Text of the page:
It was only a matter of time before the tiny home movement evolved into the apartment sector, and this micro-apartment in Richmond, Melbourne, from Tsai Design is a prime example of the evolution.
‘Micro’ is definitely a good description of this apartment. When the owner first purchased it, the apartment measured only 35sqm and was without a working kitchen.
Tsai Design, a multi-disciplinary design practice based in Melbourne, took on the challenge of refurbishing the unit – a challenge that required a lot of ingenuity and innovative interventions.
The basic layout of the apartment stayed the same. In order to create the feeling of more space, the designers had to introduce flexible furniture and features.
One example is the way the walls fold into different configurations and then tuck into each other.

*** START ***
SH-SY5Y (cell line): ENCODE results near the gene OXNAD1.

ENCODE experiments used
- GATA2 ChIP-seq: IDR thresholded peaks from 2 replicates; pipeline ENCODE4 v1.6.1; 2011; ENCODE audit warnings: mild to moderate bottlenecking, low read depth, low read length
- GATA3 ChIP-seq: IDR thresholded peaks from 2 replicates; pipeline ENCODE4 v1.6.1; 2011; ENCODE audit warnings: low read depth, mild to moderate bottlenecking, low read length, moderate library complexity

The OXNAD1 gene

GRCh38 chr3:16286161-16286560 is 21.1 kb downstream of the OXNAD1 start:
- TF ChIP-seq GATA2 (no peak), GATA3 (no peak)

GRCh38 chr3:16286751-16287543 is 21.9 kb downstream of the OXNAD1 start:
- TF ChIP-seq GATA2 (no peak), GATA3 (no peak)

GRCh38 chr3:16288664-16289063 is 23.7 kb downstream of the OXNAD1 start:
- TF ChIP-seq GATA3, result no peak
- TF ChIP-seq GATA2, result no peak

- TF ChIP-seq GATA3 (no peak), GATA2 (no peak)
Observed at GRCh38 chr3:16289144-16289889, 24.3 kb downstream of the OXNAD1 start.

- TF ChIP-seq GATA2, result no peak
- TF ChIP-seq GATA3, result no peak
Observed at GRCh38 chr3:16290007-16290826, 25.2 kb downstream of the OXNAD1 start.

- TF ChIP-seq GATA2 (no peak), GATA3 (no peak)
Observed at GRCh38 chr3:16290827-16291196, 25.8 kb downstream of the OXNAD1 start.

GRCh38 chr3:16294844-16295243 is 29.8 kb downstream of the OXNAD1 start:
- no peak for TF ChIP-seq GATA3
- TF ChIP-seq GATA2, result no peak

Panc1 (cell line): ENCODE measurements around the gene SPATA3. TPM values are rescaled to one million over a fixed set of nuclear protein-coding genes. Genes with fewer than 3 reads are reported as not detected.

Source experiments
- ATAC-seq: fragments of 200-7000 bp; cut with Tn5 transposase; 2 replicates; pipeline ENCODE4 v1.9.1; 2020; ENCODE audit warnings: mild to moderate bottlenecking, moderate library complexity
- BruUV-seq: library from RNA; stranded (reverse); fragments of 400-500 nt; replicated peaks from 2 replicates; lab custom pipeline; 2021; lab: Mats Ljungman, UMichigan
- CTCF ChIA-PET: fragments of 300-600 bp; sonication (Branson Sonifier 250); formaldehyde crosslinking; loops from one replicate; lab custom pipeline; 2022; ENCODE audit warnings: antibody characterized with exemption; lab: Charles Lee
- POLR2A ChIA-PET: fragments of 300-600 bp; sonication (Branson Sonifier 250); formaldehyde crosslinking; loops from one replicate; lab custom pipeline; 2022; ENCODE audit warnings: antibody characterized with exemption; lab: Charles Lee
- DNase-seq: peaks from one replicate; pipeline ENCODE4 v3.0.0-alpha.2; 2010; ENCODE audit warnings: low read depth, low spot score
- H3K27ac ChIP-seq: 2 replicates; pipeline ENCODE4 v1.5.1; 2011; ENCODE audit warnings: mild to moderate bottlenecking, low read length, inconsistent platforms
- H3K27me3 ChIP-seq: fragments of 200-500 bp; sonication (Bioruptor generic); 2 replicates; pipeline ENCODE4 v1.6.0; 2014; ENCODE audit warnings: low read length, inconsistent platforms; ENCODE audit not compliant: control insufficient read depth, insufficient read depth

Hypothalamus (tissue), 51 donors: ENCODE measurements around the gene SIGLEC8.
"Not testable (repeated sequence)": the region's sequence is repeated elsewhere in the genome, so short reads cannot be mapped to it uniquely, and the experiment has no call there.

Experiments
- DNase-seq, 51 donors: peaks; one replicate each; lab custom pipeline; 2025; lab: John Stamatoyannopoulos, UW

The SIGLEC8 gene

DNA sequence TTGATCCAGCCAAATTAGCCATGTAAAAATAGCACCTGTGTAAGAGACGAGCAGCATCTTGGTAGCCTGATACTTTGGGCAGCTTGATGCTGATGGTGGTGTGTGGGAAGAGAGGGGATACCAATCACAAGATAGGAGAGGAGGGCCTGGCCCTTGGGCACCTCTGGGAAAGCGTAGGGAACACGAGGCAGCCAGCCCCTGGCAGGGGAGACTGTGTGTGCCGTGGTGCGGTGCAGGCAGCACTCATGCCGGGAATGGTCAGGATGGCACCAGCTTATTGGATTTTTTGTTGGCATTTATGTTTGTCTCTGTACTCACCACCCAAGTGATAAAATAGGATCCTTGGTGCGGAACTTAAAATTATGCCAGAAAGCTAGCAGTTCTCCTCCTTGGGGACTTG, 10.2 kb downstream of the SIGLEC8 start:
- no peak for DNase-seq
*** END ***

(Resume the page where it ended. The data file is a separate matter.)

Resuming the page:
For instance, the dining area is configured by pulling out a wall that folds out to provide a table. Collapsible stools provide the seating and can then be folded up and stowed out of sight.
The architect wanted to bring in a feeling of the outdoors, so he included a ‘green’ wall in the bathroom – the wall is actually living moss.
Tsai Design took the 1970s space and transformed it into a one-bedroom apartment with a home office and a hidden kitchen.
The firm stuck to its philosophy of questioning the practice of living in excess – with too much space and a number of belongings — and paired this all down to create a smaller, more comfortable living arrangement.
All images taken by Tess Kelly and supplied by Tsai Design